After writing in this column about the importance of taking the impact of childbirth and childcare into account when assessing research output for the forthcoming research assessment exercise, I was delighted by the positive responses.
Jon Tonge, chair of the UK's Political Studies Association, wrote to say that he has now asked a member of the association's executive to develop a PSA position "so that we can use what influence we have as a learned society to push more strongly for recognition of the demands upon parents with young children within the next RAE".
One of my colleagues here in Cambridge, Peter Mandler, a member of the national board for history's RAE, drew my attention to paragraph 39 of the generic criteria:
"Panels will consider the following individual circumstances to the extent that they are stated to have had a material impact on the individual's ability to produce the expected volume of research outputs in the assessment period: a. Family and domestic matters, including: i. Absence on maternity, paternity, parental or adoption leave and arrangements on return to work following these periods of leave; ii. Part-time working or other flexible working arrangements; iii. Time spent acting as a carer or other domestic commitments."
He also suggested that more column inches could be devoted to advertising such provisions, which ought to calm rather than inflame the anxiety levels of harassed parents whose research output has been negatively affected by reproduction.
Paragraph 39 was previously unknown to me. It is, apparently, open to interpretation. Is or isn't this formal allowance for departments to enter members who have worked part-time with fewer than the official quota of four publications? One argument is no: these are just equal opportunities guidelines, and special pleading is still needed before someone who worked part-time can be entered without the full quota of research output. Another argument is yes: what is the point of equal opportunity guidelines unless they make a substantive difference?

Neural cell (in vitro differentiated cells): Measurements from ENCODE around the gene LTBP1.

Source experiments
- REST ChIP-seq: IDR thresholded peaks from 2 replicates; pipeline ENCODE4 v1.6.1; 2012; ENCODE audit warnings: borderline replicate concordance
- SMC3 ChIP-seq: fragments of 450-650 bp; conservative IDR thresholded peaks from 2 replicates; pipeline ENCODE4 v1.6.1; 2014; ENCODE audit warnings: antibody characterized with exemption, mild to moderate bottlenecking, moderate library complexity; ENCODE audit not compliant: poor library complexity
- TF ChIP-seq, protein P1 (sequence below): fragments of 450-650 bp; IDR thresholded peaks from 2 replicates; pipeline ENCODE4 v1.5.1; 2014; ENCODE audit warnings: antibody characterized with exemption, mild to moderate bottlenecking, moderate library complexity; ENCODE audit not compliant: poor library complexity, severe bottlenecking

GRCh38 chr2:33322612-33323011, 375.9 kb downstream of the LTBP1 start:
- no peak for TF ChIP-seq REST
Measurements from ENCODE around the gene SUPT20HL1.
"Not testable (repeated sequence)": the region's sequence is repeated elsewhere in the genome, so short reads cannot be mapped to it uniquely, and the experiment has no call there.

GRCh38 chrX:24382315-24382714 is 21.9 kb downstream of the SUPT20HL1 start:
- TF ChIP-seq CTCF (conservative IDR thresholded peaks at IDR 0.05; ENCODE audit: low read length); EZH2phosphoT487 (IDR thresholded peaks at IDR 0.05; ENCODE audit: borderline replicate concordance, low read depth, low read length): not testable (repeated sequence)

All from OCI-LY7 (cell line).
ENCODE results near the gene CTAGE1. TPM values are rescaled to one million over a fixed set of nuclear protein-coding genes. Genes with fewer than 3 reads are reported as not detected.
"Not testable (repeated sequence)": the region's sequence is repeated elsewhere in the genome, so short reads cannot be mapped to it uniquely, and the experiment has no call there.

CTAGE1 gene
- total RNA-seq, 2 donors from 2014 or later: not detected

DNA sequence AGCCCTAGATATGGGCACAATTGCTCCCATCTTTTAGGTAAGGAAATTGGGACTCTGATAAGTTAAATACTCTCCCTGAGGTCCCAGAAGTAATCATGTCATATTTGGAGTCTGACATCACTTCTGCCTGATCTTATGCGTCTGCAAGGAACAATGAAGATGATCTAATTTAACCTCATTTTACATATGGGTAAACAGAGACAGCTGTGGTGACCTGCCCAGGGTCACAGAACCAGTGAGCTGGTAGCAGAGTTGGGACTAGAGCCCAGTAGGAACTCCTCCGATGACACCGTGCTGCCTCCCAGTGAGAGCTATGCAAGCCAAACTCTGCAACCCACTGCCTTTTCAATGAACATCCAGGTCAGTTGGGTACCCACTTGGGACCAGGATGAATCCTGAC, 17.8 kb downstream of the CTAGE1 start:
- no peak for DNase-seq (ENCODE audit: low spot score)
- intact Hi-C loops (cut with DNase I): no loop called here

Interpretation of the phrase "material impact on the individual's ability to produce the expected volume of research" is also open. This might be straightforward: the material impact of working part-time as opposed to full time is that your time for research is halved. However, looser interpretations are possible: what really counts as a "material impact"? Extreme sleep deprivation, school or nursery holidays that make ongoing library work impractical, the disruption caused by children's illnesses? How detailed is it necessary to be?
What strikes me as particularly objectionable about the RAE, over and above the time wasted on interpreting the guidelines, filling in the forms, pleading and assessing special cases and so on, is the atmosphere of fear and trembling that surrounds it. Departments are rightly frightened that their funding might get cut. The RAE committees are frightened of including anyone in their entry who might lower their score, or, worst-case scenario, "score a zero". Individuals are frightened of being left out of the RAE because it might have some unspecified negative implications for their future employment prospects. I wouldn't be surprised to learn the RAE inspectors are terrified, too, along with the adminstrators and everyone else associated with what threatens to become an exercise in communal hysteria.
Peter Mandler, who has devoted a large amount of time to trying to get the RAE to come out well, thinks that all that is really needed is "a little cool judgment". He is surely right. If everyone made a personal effort to calm down and stop being so frightened of the generic criteria, perhaps even the equal opportunities provisions could be invoked by individual committees with confidence and equanimity.
Meanwhile, my own contribution to dispelling the atmosphere of fear and trembling is this: I soberly declare that if my department cannot submit me for the RAE because I worked part-time throughout the relevant period and have three, not four, publications to submit, I will not be afraid. I will not assume that my future career has been jinxed by the curse of the RAE. I will continue to do my work and teaching and will participate fully in the department regardless.
When I was writing my book on the French Revolution I often wondered what would have happened if, at some fraught juncture, someone on the Committee of Public Safety had looked Robespierre in the eyes and calmly said: "I refuse to be afraid." That person might have been guillotined - but not necessarily, and those were much more violent times than our own.
Ruth Scurr is affiliated lecturer in the politics department, Cambridge University, and fellow of and director of studies at Gonville and Caius College.